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Casinos account for 18% of Australia’s $19 billion gambling industry.
What goes on inside them has been closed to public scrutiny and independent research.
REGULATORY FAILURE? The Case of Crown Casino, the new book by Deakin University's Associate Professor Linda Hancock, is the first systematic independent Australian research on casinos; how they are run and how they are regulated.
"Casinos have gone ‘under the radar’ because of the focus on gambling in clubs and pubs; and because of the politics of regulation and the close relationships between the gambling industry and state governments dependent on gambling tax revenue, about 10% nationally," said Associate Professor Hancock.
The book has drawn praise from a number of national figures in Australia, including Senator Nick Xenophon, the Reverend Tim Costello and John Lepper, a Research Fellow from Lancaster University.
“Linda Hancock’s powerful work not only reveals the first-hand experiences of Crown Casino employees, it exposes the inadequacies of a regulatory system that seems designed to fail,” Senator Xenophon said.
“ This book highlights the need for the Commonwealth to take over gambling regulation before even more lives a ruined by this dangerous product.”
Reverend Costello, the CEO of World Vision Australian, said the book was an inside story of Crown Casino.
“Not the intrigues in the boardroom, but the personal accounts from the staff walking the carpeted floor. Crown Casino was established under a so-called 'best practice' self-regulatory model”, he said.
“But Linda Hancock's unique examination finds Crown's compliance falls short. More disturbing are her conclusions about the 'light-touch' of the state and the breakdown of enforcement of responsible gambling.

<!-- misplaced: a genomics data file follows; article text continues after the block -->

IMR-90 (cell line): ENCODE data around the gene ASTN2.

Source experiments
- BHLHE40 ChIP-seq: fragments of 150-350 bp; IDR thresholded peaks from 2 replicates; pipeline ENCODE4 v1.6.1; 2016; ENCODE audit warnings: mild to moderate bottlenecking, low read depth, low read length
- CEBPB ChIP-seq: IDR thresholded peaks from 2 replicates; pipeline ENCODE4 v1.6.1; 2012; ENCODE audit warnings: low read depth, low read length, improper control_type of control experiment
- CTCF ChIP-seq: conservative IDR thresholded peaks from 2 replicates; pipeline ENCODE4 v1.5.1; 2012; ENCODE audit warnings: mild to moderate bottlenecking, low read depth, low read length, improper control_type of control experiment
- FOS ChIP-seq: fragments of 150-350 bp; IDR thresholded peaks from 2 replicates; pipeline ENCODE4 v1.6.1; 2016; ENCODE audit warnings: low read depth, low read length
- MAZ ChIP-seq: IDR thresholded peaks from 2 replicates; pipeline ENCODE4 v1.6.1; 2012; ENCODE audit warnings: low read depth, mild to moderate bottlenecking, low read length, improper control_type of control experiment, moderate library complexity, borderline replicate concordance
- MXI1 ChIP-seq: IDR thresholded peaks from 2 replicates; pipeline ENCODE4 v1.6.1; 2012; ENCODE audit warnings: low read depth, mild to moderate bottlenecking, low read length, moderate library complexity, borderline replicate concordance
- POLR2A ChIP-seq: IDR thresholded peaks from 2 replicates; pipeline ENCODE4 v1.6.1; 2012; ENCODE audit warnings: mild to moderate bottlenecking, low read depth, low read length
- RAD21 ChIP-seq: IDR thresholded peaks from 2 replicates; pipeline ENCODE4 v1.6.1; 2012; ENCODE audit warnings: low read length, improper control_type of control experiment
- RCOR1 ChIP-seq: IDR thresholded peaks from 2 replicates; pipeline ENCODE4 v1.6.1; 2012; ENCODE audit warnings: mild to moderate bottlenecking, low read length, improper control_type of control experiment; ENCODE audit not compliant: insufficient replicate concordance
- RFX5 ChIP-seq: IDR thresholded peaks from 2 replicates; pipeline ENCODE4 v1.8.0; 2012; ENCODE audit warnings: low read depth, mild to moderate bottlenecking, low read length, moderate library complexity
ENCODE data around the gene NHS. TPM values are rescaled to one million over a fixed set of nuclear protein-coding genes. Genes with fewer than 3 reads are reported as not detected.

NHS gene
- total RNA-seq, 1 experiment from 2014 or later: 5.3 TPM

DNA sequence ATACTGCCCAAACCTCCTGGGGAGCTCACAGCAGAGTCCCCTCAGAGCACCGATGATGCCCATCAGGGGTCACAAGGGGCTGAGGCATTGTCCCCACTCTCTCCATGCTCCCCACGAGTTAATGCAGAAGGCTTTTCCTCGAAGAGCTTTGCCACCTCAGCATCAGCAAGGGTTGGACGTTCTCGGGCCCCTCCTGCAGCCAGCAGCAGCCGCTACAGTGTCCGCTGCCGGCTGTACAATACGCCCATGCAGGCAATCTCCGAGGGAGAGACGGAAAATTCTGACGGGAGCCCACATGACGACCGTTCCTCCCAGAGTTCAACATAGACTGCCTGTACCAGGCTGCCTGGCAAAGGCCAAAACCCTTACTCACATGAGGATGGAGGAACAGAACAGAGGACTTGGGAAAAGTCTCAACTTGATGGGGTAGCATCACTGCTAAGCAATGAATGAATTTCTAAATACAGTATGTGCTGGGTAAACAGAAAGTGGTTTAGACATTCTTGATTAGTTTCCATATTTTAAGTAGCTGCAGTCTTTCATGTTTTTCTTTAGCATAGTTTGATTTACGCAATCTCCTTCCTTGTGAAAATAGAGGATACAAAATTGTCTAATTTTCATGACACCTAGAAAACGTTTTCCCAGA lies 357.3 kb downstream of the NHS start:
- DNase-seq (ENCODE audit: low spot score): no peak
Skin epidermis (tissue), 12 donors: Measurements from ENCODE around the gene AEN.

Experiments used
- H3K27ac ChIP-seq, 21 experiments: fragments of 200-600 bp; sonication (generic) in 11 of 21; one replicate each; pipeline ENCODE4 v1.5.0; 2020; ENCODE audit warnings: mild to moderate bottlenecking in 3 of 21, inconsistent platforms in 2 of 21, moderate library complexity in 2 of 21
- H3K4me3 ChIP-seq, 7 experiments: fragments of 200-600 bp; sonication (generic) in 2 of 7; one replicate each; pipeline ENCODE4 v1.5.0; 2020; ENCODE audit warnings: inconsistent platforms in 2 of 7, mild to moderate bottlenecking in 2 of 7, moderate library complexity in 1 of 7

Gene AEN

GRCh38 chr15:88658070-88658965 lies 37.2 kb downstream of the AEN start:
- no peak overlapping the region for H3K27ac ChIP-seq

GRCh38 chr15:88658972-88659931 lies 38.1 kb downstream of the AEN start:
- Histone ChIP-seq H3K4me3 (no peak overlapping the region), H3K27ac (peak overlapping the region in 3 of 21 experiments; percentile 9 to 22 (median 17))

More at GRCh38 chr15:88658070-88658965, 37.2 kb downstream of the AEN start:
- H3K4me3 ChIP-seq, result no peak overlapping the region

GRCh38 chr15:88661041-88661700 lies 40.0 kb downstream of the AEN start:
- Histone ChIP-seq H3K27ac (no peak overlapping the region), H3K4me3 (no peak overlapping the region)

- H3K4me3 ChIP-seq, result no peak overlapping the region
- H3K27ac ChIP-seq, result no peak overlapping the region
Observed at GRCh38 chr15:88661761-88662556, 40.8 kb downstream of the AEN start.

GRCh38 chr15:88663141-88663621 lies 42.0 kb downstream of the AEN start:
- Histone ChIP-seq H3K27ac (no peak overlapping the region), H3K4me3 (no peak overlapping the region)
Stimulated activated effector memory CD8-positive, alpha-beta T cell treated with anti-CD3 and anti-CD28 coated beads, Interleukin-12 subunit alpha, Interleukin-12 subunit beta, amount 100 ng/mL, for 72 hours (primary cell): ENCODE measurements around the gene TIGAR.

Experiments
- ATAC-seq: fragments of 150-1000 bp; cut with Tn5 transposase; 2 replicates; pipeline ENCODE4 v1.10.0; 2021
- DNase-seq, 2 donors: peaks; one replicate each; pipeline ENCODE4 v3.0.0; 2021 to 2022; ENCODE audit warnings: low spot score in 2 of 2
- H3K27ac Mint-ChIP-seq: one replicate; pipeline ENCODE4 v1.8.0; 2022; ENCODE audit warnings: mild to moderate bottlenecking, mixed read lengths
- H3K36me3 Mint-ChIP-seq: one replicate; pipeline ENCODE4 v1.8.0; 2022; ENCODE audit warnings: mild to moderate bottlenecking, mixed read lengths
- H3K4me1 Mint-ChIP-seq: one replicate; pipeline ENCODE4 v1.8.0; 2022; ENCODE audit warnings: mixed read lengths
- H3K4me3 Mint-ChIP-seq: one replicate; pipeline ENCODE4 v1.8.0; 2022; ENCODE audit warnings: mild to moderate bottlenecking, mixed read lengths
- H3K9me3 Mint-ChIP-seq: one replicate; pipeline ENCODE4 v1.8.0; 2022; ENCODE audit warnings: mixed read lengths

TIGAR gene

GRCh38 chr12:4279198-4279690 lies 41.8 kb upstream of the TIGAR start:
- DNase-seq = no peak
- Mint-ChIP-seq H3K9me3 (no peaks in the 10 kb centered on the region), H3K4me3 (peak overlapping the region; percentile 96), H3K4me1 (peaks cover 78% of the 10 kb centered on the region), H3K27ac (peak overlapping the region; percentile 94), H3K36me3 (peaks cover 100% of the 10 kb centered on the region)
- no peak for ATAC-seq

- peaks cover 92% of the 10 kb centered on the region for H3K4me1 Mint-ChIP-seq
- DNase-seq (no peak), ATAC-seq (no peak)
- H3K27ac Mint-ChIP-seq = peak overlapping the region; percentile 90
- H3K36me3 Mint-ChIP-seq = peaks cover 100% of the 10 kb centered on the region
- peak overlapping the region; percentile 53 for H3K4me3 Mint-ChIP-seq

“ Crown's influence has only grown. And the State Government has been drawn into a deep dependence on dividends: dividends that come from the pockets of - in many cases - problem gamblers.”
According to John Lepper, the book throws a new light on casino regulation.
“It shows that the effectiveness of light-touch regulation depends on how well casino staff are trained and how actively they are encouraged to help gamblers with problems,” he said.
“It has international application and should be read by all regulators and policy-makers.”
The triangulation method is used in the book to compare
Regulatory failure is illustrated by the rupture between the four sub-systems, in the regulatory system in terms of “responsible gambling” (RG): government (policy and legislation), regulation, licensed gambling operator codes of conduct and casino floor worker enforcements.
According to Associate Professor Hancock,’s analysis, the primary purpose of gambling legislation in Victoria shifted in 2000 from tourism, economic development and employment to “responsible gambling”.
"Codes of Conduct on Responsible Gambling are the principal means of implementing “harm minimisation” and responsible gambling," she said.
"There are over 30 different codes across the gambling industry in Australia.
"The question is: How well are codes implemented at the venue level? Are consumers being protected from preventable harms caused by gambling products in land-based gambling environments?"
The case study on Australia’s largest casino, Crown Casino takes an in-depth analysis of how regulation and enforcement of responsible gambling work in practice in liquor-licensed casino environment.
The book gives a detailed report of interviews with 225 Crown Casino employees covering responsible gambling, responsible service of alcohol (RSA), safety and staff training.
Interviews with 225 current Crown Casino staff who are union members have revealed:
Operator practices demonstrate ineffective implementation of codes of conduct and staff turning a blind eye to problem gambling.
Staff reports point to a 24 hour venue with inadequate standards of enforcement, bar revenue targets and exhortations to ‘keep people gambling’ and spending. The reported regularity of patrons being served alcohol to the point of intoxication (necessitating exit from the premises) beg the question of RSA.
“All of this raises a lot of questions and issues which the book seeks to address in a clear and responsible way,” Associate Professor Hancock said.
HOW ADEQUATE IS GOVERNMENT REGULATION?
REGULATORY FAILURE? The Case of Crown Casino is published by Australian Scholarly Publishing, North Melbourne, $44.00 and is available at www.scholarly.info